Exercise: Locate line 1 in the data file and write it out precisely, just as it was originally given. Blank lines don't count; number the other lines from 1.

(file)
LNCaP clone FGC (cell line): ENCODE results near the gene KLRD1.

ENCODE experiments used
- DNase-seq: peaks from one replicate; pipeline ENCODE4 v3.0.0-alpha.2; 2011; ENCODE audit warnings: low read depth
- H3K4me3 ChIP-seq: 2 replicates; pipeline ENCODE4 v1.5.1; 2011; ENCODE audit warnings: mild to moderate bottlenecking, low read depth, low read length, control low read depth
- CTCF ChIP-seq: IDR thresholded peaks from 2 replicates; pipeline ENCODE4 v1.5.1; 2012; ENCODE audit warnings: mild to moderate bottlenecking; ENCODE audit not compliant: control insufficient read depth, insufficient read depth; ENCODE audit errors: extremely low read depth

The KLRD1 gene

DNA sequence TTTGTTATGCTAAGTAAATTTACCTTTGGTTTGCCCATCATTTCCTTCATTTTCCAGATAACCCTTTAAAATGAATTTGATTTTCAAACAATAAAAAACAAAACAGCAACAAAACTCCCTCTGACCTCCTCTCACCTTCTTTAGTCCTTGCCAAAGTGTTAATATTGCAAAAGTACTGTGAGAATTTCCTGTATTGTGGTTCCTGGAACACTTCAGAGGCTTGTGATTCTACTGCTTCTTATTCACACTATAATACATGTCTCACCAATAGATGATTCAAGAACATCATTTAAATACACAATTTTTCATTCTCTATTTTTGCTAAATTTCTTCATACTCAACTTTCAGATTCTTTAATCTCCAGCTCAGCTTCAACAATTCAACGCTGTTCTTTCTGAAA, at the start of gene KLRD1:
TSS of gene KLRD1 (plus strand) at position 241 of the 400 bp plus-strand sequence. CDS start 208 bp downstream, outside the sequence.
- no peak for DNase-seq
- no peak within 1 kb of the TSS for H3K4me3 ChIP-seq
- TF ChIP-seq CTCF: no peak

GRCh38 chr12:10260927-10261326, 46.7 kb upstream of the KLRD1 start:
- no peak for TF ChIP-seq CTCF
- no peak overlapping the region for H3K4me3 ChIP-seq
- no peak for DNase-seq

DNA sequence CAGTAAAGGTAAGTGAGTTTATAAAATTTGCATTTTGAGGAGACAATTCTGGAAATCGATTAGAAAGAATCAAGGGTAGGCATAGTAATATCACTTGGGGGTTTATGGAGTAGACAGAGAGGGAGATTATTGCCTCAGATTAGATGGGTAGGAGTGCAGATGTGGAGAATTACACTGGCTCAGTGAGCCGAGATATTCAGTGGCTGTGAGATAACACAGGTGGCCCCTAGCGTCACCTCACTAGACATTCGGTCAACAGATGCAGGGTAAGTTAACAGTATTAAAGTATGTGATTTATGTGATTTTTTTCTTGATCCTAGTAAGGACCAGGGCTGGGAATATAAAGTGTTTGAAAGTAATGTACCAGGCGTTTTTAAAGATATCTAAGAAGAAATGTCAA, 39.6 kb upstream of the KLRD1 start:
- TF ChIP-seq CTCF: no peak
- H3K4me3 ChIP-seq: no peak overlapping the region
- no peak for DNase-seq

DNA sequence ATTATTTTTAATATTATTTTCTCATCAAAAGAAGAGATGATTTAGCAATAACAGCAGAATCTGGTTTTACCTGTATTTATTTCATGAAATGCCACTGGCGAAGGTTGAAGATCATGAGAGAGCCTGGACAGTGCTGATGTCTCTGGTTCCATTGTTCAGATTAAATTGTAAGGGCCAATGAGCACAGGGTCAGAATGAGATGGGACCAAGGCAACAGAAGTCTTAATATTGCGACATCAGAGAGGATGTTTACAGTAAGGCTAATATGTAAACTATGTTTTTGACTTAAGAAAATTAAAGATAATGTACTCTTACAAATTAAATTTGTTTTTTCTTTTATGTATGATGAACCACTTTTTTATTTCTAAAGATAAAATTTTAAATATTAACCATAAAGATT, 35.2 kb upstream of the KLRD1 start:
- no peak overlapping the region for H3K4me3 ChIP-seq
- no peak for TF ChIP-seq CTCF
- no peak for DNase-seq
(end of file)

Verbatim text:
LNCaP clone FGC (cell line): ENCODE results near the gene KLRD1.